Framesets greatly contributed to enhanced navigation capabilities and improved design flexibility, particularly in the early days of web development. However, despite their initial popularity, framesets have since become an antiquated method of web design, largely due to the development and widespread adoption of more advanced technologies, such as HTML5, CSS, and JavaScript. These newer approaches allow for greater responsiveness, an essential consideration in an era of mobile browsing and rapidly evolving screen sizes.

Additionally, framesets sometimes pose issues for search engines, as their multiple pages—or frames—could make it difficult for crawlers to index the site accurately. Meanwhile, they also generated accessibility challenges for those relying on assistive technology. As a result, web designers have turned to more modern techniques that ensure the delivery of consistent user experiences across a variety of devices and compatibility with accessibility standards.

Examples of Frameset

A frameset is an HTML layout technique that allows dividing a browser window into multiple sections called frames. Each frame can load its website or HTML content independently. Though the use of framesets has become less common due to the rise of responsive web design and HTML5, they were popular in the late 90s and early 2000s. Here are three real-world examples of frameset usage from that time:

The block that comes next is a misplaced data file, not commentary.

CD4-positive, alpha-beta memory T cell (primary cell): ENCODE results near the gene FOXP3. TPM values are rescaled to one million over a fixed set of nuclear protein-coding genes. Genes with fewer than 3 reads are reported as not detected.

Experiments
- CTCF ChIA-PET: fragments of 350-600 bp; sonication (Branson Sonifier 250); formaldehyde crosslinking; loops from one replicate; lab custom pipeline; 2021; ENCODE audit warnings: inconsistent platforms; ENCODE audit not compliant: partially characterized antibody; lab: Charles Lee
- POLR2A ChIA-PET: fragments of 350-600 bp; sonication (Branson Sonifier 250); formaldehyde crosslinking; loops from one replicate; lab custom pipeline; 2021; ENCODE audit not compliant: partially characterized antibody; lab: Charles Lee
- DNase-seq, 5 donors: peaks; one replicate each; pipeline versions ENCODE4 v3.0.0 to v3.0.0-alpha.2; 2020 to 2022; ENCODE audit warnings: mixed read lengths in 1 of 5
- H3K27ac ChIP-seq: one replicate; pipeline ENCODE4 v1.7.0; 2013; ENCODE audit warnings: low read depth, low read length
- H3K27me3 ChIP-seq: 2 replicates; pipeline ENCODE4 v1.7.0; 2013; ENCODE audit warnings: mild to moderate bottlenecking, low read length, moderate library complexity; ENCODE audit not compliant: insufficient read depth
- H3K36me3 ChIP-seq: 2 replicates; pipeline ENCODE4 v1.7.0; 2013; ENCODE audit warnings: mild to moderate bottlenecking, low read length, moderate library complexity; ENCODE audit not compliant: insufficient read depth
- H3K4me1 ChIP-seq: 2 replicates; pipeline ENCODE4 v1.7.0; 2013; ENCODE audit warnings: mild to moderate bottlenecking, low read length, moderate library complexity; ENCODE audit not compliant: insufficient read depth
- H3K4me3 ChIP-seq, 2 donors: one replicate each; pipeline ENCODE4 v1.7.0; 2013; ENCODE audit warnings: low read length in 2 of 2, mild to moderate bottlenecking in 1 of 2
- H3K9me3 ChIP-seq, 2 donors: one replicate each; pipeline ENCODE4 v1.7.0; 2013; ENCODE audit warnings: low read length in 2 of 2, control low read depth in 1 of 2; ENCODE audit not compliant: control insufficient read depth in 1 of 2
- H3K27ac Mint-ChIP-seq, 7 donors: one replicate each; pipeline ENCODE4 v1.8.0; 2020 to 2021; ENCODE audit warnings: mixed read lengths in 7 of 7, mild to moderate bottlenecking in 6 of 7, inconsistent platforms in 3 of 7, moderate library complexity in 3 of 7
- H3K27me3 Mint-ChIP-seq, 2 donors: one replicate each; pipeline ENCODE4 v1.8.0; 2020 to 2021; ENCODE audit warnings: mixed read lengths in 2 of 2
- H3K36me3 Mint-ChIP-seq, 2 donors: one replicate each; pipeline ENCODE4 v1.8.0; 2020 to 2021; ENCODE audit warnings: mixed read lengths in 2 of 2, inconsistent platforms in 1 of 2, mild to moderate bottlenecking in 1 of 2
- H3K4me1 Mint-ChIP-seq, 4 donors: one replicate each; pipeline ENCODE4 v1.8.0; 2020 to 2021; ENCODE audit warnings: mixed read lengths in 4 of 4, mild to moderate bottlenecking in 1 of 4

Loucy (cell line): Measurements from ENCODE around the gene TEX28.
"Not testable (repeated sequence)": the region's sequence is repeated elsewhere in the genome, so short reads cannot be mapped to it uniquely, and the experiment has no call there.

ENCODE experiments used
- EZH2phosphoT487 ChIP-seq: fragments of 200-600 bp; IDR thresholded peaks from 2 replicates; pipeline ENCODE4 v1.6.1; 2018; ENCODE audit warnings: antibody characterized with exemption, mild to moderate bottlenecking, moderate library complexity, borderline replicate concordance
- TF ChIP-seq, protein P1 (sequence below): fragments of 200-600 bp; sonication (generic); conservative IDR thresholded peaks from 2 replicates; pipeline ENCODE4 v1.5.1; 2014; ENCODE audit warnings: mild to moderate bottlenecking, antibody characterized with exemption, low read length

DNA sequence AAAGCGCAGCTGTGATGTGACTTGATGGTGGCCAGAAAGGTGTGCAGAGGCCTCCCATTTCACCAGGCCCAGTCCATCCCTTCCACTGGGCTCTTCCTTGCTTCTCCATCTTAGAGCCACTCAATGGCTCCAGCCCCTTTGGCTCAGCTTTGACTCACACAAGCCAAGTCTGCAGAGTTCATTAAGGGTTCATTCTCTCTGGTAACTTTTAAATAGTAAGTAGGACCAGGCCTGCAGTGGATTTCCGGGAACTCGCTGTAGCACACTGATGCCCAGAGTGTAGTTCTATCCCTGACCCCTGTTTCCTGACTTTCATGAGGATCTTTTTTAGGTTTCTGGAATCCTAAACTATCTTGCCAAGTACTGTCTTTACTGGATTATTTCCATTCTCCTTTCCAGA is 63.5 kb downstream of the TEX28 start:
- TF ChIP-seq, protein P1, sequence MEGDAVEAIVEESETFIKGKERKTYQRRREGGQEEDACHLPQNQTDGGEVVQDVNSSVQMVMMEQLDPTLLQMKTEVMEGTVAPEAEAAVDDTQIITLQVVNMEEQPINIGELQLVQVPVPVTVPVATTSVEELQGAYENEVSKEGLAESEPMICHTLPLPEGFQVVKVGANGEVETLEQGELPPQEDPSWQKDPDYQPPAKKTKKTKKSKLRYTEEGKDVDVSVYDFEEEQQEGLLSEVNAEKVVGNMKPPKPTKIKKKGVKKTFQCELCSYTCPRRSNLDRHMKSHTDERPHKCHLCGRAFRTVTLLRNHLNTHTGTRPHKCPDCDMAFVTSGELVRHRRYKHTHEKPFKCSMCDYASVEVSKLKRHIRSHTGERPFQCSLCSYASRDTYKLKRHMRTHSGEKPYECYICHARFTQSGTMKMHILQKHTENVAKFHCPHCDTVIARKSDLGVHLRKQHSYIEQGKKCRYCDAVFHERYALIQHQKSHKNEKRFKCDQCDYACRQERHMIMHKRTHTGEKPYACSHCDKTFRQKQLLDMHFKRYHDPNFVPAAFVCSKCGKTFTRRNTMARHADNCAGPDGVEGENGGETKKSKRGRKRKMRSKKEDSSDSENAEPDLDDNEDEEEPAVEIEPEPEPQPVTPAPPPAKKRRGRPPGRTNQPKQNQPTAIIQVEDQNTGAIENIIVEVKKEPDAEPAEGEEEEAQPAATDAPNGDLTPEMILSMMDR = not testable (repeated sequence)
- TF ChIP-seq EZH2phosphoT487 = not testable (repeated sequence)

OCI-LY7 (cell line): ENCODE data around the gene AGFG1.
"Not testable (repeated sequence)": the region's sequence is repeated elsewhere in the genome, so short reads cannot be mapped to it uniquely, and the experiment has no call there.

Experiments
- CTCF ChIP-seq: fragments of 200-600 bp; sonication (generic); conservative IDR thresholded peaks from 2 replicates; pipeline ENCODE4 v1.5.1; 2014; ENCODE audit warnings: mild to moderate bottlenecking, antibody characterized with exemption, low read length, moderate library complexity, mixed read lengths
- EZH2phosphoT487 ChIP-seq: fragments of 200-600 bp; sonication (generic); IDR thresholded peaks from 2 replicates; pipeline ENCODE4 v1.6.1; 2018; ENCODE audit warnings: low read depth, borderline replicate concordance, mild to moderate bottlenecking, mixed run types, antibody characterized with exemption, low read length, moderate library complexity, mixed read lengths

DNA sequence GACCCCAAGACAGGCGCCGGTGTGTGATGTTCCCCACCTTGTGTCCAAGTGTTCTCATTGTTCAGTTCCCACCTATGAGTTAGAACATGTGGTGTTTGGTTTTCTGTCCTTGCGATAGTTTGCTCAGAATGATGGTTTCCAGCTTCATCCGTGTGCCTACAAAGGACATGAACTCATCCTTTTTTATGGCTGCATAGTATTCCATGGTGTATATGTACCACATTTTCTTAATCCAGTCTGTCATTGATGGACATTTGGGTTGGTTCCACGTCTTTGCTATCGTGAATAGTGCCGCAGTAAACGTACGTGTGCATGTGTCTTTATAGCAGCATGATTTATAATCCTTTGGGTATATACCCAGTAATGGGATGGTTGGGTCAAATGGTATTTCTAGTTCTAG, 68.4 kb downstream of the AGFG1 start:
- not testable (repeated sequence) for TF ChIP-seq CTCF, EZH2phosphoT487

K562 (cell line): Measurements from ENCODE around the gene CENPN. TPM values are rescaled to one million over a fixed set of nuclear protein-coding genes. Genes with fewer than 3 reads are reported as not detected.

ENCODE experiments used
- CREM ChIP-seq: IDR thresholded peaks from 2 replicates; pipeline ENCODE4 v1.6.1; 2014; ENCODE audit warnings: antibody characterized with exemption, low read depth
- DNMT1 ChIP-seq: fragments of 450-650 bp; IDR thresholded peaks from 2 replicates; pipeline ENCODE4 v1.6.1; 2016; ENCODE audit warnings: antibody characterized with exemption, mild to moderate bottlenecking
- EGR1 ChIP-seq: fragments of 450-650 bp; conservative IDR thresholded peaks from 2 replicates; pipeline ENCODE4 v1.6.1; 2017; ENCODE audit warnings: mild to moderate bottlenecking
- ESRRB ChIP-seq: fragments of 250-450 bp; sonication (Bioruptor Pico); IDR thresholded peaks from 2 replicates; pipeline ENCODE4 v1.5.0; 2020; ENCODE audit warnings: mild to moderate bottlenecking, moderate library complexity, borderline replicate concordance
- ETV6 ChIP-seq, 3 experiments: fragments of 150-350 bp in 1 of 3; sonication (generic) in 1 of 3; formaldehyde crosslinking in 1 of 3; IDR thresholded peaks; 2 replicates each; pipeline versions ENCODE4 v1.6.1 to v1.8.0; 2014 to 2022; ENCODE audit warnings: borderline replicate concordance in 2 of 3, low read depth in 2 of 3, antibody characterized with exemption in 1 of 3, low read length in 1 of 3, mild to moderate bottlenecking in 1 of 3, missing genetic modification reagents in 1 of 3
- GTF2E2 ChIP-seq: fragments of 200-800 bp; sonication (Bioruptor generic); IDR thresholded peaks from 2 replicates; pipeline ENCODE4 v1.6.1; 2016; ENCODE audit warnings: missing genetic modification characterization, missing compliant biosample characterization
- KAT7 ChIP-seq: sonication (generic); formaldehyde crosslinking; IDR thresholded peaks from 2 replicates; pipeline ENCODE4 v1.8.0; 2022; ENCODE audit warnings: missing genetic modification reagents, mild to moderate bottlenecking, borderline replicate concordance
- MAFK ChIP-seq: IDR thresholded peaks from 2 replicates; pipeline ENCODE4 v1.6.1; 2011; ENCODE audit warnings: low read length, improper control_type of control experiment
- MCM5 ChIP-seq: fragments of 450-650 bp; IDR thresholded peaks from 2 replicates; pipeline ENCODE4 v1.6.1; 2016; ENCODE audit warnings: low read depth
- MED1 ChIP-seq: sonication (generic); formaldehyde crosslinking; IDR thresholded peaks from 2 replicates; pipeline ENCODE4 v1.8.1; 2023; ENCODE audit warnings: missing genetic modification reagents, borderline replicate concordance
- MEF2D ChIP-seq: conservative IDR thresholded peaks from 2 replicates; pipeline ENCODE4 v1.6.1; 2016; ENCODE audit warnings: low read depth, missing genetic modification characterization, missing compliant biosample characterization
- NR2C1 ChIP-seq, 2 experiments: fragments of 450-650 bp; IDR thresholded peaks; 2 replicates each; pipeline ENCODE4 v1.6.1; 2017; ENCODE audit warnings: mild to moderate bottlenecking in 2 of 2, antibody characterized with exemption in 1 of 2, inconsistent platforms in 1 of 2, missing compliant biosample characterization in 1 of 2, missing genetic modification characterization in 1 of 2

Online Documentation: In the late 90s and early 2000s, software documentation and help manuals often used framesets to create a split view. One frame would contain a navigation menu or table of contents, and the other frame would load the content for the selected topic. This allowed users to quickly navigate between topics without reloading the entire page.

Website Navigation: Some websites used framesets as a means to keep their navigation menus consistent and present on every page, allowing for quick access to other website sections. The main content of each page would load in a separate frame, ensuring that the header, footer, or navigation menu remained unchanged as users browsed the site.

Online Portals: Framesets were sometimes employed in online portals or web-based applications that needed to manage multiple content sources or views. For example, an email portal might use one frame for accessing a list of emails and another frame for reading the selected email. Similarly, a project management tool might have used frames to separate the project navigation menus from the main content.